The drawing below demonstrates what I consider a far safer system than using 120 VAC. There will be other issues to negate, such as wire gauge and run lengths, but they are minor in comparison to the system you're currently using.

01 ROCKET FIRE.png
 

Tonyr1084

Joined Sep 24, 2015
5,079
Looking at my drawing, I think there should be an "ARM" switch between the power source and the squib. That way you don't accidentally set off the firework when you're connecting it. Also, care should be taken to make sure whatever method you're using to connect to the squib (alligator clips is common among model rocketeers) make sure they are not touching, shorting together. This will give you a false indication of a good circuit.
 

ebeowulf17

Joined Aug 12, 2014
3,274
Here's just one easy way to accomplish testing whether you have continuity through the squib (electronic match): 12 volts is supplied to both the LED and to the squib. If the squib is present and properly connected you will see a voltage on Q1's gate. That will turn the MOSFET on and the LED will light. When you press S1 (FIRE) button you will bypass R1 and cause the squib to ignite. If no squib is present then Q1 will remain off and the LED will not light.

The LED is a standard red LED with a typical forward voltage (Vf) of about 2.2 volts. Subtracting that from the 12 volts leaves you 9.8 volts. Divide that by the 1KΩ resistor (R2) and you see just about 10 mA current through the LED. That should be plenty bright at night. You may even want to go with a higher resistance for a dimmer LED. However, with the possibility of setting this display up during lighter hours, you may want to stick with the 10 mA current through the LED. If you use a different color LED you'll need to do the calculations. In fact, it's probably a good idea to do the calculations anyway, based on the LED you use. Don't just take the 2.2 Vf as a given value. ALL LED's have different Vf's.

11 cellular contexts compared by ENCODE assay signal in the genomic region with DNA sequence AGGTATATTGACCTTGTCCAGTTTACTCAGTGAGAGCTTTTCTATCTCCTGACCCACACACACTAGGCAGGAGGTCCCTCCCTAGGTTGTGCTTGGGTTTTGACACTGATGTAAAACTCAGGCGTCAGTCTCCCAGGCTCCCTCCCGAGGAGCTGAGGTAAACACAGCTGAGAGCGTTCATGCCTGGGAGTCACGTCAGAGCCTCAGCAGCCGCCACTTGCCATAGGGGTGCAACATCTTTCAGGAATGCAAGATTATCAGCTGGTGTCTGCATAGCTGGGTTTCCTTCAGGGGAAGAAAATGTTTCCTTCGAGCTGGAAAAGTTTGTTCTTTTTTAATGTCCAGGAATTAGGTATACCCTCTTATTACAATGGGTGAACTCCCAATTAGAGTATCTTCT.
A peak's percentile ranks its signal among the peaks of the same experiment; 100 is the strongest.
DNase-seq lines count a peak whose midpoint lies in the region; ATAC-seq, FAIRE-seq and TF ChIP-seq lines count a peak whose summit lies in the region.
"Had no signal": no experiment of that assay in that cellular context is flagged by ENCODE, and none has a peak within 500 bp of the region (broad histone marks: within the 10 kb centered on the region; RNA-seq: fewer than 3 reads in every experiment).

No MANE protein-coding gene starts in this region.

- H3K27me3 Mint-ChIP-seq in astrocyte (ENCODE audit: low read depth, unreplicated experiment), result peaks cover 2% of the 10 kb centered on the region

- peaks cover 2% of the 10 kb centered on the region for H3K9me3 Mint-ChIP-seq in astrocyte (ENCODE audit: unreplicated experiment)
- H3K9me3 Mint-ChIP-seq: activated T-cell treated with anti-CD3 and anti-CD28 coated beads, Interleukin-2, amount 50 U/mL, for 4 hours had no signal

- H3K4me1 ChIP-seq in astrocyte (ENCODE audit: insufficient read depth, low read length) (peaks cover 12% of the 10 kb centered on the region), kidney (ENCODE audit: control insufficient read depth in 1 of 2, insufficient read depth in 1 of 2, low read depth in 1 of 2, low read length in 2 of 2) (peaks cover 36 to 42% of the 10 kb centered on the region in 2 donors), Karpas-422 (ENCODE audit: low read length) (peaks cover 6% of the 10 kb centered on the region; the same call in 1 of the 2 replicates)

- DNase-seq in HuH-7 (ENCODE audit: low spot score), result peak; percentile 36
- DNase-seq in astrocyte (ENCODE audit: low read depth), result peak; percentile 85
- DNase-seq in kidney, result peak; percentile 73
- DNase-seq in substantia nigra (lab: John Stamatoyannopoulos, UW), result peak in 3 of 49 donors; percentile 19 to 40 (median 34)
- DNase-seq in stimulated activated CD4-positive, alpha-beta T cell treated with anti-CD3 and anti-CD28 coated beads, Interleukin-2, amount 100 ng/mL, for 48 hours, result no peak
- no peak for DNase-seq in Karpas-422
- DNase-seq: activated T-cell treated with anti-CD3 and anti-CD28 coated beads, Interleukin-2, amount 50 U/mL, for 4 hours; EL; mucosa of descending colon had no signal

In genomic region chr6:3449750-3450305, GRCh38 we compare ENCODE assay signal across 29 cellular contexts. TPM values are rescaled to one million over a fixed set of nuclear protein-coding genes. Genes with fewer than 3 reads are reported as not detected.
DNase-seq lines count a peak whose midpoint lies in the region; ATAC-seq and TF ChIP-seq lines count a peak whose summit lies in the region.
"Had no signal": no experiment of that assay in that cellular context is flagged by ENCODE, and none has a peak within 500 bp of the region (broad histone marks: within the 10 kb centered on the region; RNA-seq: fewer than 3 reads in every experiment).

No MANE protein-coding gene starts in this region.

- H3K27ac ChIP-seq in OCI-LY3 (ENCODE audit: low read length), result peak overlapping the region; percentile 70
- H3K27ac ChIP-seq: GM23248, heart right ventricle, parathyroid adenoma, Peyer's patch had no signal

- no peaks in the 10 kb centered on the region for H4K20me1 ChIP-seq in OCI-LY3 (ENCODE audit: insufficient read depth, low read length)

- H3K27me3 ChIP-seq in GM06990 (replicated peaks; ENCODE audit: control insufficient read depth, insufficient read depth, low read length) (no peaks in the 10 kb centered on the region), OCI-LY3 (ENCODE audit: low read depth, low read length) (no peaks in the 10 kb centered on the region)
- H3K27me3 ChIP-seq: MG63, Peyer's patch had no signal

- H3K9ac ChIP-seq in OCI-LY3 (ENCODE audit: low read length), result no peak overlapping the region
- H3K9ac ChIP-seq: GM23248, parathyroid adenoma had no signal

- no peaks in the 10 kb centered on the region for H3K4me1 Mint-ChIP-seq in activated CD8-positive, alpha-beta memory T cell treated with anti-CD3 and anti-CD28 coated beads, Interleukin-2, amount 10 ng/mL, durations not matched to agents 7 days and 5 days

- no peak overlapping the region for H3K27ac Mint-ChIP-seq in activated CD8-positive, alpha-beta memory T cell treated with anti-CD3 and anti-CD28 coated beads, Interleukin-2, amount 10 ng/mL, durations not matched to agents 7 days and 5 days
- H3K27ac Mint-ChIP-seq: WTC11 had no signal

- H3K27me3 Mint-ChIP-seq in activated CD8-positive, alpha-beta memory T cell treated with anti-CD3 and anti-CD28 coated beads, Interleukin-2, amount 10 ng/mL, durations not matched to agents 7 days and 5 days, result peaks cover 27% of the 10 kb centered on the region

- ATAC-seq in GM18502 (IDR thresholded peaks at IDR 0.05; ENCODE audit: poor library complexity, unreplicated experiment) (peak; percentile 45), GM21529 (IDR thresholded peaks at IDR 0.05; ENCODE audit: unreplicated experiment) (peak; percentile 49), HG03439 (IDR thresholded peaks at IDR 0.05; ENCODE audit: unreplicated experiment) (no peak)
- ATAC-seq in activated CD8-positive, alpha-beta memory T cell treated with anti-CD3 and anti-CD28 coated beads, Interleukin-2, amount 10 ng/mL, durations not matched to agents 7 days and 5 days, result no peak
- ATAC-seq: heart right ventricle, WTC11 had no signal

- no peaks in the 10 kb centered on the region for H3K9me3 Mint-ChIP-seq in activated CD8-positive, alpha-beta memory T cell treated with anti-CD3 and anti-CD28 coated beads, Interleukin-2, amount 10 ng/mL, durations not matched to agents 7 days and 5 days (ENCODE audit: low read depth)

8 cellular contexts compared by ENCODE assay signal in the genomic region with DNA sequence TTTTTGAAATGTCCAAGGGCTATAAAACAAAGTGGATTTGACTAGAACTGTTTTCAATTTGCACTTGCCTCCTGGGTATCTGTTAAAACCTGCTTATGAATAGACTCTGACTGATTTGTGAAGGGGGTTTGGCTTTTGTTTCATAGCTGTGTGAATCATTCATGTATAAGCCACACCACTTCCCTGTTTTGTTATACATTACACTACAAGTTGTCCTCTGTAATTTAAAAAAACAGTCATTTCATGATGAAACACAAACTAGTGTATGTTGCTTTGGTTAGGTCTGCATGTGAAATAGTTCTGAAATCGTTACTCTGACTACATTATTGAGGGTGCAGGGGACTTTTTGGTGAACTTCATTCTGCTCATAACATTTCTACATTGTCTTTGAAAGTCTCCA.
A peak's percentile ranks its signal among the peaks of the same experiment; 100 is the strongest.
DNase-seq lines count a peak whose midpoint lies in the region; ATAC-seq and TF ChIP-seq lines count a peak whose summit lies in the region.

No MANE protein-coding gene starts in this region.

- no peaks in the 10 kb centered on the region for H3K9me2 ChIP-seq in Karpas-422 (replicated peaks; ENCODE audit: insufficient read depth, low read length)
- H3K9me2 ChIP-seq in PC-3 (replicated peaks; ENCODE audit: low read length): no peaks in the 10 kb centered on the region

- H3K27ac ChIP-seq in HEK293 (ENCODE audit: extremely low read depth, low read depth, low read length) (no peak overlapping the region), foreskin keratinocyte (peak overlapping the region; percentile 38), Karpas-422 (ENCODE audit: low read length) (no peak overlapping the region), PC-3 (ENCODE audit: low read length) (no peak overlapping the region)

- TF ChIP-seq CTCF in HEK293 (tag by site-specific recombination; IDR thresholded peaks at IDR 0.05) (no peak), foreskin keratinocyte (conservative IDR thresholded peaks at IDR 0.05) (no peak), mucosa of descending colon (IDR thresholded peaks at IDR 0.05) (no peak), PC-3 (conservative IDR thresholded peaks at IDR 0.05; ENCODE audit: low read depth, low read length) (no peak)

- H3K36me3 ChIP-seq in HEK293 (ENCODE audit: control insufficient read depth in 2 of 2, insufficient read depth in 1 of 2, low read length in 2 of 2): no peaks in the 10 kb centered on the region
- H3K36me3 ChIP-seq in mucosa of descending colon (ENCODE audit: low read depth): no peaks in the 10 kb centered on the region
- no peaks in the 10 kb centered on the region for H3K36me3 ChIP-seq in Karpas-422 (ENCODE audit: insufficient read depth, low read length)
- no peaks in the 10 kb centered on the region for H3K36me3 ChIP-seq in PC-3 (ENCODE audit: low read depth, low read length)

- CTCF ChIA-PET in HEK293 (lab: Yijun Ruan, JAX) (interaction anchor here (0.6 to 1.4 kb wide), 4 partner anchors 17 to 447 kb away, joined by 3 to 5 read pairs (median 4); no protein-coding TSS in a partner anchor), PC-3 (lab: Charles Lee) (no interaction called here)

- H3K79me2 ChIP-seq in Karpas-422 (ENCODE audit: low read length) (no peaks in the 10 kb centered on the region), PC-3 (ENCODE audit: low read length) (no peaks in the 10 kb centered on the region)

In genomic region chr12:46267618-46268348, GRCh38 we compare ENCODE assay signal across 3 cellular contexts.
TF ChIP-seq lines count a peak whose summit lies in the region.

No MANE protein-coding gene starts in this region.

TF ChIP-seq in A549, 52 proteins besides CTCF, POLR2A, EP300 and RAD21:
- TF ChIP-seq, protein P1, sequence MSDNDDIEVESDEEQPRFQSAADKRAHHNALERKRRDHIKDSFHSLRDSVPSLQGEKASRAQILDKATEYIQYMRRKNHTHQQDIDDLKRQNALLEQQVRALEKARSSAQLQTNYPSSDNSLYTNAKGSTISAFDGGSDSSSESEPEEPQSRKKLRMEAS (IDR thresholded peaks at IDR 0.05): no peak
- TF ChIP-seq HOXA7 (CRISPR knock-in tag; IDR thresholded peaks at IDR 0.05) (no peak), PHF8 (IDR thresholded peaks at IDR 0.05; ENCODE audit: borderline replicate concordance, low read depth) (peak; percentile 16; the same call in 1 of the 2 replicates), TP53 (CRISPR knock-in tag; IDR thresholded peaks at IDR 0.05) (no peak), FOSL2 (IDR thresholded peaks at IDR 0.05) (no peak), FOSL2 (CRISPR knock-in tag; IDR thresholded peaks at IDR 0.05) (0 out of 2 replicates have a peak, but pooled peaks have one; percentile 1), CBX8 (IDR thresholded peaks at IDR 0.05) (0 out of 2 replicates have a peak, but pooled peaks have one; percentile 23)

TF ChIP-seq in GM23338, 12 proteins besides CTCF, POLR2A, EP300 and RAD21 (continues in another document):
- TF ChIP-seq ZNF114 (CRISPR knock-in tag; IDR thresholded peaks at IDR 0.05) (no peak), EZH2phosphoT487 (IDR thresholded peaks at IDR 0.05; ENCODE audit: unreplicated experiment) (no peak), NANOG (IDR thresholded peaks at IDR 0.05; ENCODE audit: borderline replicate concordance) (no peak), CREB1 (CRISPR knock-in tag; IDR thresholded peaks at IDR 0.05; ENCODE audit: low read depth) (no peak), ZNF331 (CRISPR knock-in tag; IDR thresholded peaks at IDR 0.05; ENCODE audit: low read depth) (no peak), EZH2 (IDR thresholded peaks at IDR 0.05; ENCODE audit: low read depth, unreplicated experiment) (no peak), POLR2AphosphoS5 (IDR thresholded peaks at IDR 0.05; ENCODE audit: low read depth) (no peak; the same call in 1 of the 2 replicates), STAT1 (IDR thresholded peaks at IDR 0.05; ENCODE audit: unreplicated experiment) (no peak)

The drawing below demonstrates what I consider a far safer system than using 120 VAC. There will be other issues to negate, such as wire gauge and run lengths, but they are minor in comparison to the system you're currently using.

View attachment 178622
Seems like most fire control descriptions include secondary safety measures, like a lockable switch that prevents launches from any device.

I like your circuit overall, so maybe in this case there could be a keyed master switch which interrupts the ground path of all the launch switches? That way, safety and continuity checks could be done with power and LEDs available for all launch circuits, but nothing would fire unless the master switch was closed.
 

Tonyr1084

Joined Sep 24, 2015
5,079
I actually had in mind an "OFF" switch between the squib and battery.

I've heard a horror story about a solid rocket motor that was accidentally set off in the factory. This wasn't a model rocket motor it was full scale. The story goes (true or not) that when hooking up the ignitor they tie both leads together and tie them to ground. Static electricity is what set it off and ended up firing off the motor in-house. Whether that's true or not - it merits consideration when hooking up squibs to fireworks. Like I said earlier, you never know when that one set of circumstances is going to let the tiger out of the cage. Blocking all sources of DC may be a safety measure. Using an "OFF" switch probably should be done via a SPDT switch configured so that when it's "OFF" the squib is grounded and not left floating. After all, multiple lines could accidentally touch and set off the display. This brings to mind the possible need of a fuse as well. All things that should be considered carefully.
 

MisterBill2

Joined Jan 23, 2018
7,028
Here is a simple alternative scheme, but you will need an isolation transformer for it to function correctly. For checking the connection have a neon light such as a NE2 device in series with a 47,000 ohm resistor, wired across both switch poles. If both bulbs illuminate the circuit has continuity, if neither lights it is open, and if only one lights it is grounded some place. The benefit is a constant indication with very limited power, and not needing any additional battery power. Cheap, easy, safe, and simple. Just what you need..
 

Tonyr1084

Joined Sep 24, 2015
5,079
The Aerotech or the CTI incident?
Was a long time ago when I heard it. I couldn't answer your question.

@MisterBill2 Sorry, I don't see a schematic.